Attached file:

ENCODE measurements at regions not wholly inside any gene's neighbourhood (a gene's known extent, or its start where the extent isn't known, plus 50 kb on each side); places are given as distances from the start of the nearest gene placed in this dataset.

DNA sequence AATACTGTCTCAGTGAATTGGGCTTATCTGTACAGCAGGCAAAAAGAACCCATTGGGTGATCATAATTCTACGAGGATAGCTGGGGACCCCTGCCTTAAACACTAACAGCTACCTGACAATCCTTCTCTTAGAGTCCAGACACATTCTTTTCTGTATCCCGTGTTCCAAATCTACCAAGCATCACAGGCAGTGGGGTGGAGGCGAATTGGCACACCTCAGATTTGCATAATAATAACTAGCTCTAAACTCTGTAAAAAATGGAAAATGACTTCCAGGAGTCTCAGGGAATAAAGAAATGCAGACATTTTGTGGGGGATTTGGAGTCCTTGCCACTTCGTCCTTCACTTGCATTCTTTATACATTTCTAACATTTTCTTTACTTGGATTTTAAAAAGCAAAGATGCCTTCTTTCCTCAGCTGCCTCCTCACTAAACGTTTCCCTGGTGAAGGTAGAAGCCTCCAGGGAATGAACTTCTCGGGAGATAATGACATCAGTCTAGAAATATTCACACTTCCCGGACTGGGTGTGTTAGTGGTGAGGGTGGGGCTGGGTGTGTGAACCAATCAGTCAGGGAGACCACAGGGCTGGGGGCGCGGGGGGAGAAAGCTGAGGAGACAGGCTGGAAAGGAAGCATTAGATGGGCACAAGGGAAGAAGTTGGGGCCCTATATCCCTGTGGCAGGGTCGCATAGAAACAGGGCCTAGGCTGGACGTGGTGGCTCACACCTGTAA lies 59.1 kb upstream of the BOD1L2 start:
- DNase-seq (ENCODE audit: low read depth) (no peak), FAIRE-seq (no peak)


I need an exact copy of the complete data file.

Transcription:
ENCODE measurements at regions not wholly inside any gene's neighbourhood (a gene's known extent, or its start where the extent isn't known, plus 50 kb on each side); places are given as distances from the start of the nearest gene placed in this dataset.

DNA sequence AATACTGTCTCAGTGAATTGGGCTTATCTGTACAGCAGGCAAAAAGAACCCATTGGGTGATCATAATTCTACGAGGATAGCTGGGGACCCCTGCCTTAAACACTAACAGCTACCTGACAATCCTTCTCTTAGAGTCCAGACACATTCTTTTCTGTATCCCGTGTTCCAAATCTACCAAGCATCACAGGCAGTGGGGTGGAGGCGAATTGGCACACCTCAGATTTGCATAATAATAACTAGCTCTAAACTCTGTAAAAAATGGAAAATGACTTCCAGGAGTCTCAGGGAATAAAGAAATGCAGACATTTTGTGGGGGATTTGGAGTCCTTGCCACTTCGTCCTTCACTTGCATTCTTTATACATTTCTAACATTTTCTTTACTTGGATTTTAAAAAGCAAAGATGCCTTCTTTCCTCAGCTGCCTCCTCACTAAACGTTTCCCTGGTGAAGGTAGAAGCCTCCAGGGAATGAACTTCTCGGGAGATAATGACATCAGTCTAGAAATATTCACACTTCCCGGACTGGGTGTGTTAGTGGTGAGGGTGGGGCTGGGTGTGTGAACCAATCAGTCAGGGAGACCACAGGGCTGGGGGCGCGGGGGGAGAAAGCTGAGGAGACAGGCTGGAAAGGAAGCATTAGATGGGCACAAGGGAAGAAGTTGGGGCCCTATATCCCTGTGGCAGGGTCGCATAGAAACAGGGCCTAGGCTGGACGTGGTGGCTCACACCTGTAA lies 59.1 kb upstream of the BOD1L2 start:
- DNase-seq (ENCODE audit: low read depth) (no peak), FAIRE-seq (no peak)